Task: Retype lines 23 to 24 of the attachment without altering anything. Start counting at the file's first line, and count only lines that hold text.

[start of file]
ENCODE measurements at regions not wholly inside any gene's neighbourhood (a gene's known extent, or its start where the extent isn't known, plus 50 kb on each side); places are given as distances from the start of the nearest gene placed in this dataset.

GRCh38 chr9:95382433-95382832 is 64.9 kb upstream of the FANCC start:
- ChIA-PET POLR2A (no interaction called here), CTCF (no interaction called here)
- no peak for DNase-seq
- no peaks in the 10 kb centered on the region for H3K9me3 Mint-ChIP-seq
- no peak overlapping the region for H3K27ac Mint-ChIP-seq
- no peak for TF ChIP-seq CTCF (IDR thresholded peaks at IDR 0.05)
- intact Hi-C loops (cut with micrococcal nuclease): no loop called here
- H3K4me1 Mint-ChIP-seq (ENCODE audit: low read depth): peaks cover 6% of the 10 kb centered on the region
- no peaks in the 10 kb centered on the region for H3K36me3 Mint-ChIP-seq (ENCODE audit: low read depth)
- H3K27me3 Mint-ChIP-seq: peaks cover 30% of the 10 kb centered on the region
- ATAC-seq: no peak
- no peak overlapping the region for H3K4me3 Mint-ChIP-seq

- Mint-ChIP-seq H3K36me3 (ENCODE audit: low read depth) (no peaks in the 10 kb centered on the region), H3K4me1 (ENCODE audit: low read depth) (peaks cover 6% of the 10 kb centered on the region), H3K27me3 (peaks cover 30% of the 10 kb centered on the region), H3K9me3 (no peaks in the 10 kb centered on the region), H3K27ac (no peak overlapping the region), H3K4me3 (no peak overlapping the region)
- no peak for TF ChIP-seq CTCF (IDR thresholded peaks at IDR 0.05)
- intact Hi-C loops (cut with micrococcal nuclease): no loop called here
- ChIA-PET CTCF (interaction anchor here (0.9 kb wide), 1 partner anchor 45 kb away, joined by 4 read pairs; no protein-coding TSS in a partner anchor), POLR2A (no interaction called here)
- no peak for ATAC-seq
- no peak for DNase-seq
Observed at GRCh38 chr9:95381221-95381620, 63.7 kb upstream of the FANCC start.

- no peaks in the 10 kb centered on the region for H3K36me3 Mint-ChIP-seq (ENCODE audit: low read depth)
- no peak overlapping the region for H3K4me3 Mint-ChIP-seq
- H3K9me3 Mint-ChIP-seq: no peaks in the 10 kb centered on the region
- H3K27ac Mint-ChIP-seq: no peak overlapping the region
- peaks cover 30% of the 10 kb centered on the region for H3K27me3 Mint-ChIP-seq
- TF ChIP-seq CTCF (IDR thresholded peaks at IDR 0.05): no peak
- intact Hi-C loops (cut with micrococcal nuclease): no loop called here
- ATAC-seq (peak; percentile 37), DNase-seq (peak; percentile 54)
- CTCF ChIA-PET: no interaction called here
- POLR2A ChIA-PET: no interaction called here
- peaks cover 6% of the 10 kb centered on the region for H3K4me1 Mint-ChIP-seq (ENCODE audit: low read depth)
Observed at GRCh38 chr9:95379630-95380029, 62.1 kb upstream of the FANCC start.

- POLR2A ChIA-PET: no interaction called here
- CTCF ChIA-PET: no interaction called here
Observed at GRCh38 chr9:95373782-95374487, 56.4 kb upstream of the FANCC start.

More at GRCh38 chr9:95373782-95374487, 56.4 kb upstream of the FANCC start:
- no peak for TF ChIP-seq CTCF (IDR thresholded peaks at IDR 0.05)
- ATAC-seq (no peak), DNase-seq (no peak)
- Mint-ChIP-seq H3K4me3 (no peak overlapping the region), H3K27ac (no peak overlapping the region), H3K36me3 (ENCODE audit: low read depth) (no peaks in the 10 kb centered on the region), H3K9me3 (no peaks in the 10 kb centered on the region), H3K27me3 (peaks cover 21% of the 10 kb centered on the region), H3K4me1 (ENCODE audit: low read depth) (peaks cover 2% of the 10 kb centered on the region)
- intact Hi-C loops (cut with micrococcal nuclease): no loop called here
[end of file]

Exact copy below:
- H3K9me3 Mint-ChIP-seq: no peaks in the 10 kb centered on the region
- H3K27ac Mint-ChIP-seq: no peak overlapping the region